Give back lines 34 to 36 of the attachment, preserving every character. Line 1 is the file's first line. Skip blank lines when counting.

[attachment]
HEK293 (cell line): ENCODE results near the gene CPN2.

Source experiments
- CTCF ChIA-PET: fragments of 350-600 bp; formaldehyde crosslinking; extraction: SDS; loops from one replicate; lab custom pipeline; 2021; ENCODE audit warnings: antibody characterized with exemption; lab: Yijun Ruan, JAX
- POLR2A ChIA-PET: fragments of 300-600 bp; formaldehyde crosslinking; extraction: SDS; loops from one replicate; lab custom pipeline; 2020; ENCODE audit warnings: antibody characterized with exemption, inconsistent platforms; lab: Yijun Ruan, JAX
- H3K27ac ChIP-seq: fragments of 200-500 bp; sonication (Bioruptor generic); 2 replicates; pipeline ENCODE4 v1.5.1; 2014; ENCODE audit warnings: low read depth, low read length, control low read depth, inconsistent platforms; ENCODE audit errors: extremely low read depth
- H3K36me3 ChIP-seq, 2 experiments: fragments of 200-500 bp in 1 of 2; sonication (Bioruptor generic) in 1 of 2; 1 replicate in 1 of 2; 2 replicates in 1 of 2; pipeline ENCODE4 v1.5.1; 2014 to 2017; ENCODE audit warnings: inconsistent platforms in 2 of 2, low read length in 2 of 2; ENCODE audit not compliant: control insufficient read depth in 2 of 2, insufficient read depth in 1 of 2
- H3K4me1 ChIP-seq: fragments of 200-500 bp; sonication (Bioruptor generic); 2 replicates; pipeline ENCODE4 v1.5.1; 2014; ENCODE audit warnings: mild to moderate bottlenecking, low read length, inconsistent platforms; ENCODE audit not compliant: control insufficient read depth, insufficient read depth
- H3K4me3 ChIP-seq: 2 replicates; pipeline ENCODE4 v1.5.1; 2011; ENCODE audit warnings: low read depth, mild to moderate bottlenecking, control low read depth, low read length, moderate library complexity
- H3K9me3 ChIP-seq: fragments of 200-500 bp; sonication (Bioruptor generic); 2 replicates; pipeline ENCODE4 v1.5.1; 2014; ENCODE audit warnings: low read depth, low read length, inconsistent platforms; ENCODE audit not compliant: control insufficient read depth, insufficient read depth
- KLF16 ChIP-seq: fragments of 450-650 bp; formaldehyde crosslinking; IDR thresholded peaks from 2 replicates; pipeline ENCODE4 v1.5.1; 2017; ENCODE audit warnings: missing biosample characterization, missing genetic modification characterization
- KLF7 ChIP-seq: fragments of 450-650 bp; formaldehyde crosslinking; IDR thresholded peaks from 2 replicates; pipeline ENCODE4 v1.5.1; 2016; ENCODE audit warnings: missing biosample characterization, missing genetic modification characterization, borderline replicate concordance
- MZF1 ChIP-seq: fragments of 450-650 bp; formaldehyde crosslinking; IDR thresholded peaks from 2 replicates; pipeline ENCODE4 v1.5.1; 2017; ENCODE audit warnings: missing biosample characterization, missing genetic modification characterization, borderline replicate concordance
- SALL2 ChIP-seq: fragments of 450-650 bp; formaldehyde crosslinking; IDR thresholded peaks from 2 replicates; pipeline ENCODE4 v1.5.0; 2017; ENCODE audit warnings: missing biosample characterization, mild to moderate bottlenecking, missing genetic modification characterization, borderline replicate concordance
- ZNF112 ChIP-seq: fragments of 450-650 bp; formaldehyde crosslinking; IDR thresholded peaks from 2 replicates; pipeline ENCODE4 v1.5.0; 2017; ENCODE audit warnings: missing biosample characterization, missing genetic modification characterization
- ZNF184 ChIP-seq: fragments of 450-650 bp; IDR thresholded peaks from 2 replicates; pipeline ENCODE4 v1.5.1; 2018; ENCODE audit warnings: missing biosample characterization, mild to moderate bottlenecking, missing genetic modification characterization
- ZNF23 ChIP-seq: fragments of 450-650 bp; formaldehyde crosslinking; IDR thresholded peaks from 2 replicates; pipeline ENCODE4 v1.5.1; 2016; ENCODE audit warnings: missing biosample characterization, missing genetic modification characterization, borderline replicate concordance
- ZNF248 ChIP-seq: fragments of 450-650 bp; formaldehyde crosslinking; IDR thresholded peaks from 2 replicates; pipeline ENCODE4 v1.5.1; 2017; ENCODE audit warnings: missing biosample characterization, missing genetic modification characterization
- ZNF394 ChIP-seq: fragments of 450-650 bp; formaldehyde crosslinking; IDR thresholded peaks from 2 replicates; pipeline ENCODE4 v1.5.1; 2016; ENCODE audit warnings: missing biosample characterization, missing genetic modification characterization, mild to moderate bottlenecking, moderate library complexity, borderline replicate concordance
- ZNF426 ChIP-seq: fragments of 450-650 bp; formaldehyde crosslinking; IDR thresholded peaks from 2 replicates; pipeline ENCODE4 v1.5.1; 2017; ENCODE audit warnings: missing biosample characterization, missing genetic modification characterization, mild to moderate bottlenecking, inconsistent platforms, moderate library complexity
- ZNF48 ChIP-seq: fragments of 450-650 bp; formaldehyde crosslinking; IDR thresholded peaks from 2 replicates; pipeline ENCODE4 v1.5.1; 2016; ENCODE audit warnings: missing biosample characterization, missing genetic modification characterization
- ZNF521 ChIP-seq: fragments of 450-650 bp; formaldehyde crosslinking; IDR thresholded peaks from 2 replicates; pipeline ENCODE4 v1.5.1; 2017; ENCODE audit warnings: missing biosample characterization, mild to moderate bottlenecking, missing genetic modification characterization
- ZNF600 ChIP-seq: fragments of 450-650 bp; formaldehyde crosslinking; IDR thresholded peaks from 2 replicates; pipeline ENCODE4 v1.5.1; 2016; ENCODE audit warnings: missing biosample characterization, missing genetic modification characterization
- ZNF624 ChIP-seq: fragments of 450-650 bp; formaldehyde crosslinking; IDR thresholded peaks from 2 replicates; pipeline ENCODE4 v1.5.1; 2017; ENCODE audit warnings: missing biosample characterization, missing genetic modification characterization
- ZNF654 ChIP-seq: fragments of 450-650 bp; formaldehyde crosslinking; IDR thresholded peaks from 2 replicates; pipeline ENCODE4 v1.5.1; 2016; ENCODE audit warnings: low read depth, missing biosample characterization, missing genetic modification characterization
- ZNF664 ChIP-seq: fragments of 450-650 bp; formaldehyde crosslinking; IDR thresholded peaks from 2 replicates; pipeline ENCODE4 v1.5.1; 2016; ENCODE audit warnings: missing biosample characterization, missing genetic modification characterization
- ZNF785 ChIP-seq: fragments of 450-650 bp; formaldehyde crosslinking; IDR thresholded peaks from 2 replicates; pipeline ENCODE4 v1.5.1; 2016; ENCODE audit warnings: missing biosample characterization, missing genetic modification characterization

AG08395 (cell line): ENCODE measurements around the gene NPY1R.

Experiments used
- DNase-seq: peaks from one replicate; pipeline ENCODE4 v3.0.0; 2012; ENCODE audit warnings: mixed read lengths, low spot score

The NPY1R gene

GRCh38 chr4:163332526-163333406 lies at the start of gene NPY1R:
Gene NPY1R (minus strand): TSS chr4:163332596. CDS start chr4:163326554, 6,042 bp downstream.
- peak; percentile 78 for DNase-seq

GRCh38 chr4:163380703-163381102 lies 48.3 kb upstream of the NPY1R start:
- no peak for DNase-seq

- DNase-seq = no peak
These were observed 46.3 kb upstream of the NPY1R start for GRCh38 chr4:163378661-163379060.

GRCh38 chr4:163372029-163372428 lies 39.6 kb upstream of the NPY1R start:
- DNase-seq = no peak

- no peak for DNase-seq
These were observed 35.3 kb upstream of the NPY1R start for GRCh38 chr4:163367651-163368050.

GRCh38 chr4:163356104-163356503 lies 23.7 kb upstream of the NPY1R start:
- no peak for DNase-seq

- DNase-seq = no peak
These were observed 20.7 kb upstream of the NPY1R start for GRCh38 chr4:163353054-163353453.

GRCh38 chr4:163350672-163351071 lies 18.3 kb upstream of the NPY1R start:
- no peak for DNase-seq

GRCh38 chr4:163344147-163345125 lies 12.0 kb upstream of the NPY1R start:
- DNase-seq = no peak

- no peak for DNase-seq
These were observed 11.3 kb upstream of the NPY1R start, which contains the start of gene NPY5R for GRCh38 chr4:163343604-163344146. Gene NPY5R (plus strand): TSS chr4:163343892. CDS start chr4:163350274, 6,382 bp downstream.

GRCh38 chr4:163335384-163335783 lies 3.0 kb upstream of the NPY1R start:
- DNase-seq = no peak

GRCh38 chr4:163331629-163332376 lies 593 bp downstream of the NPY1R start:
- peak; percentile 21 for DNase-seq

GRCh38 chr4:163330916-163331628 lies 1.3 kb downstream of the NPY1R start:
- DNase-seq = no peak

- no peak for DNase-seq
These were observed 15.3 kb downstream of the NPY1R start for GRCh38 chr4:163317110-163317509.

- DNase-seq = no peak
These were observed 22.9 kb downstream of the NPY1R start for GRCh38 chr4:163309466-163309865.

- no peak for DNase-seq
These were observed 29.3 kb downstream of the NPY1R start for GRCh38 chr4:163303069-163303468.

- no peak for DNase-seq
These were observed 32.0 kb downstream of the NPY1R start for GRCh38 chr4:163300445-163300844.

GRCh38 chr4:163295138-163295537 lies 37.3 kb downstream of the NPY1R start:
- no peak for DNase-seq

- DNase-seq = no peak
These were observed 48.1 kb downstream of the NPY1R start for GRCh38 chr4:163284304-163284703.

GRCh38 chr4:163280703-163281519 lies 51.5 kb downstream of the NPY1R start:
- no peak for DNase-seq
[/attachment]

GRCh38 chr4:163380703-163381102 lies 48.3 kb upstream of the NPY1R start:
- no peak for DNase-seq

- DNase-seq = no peak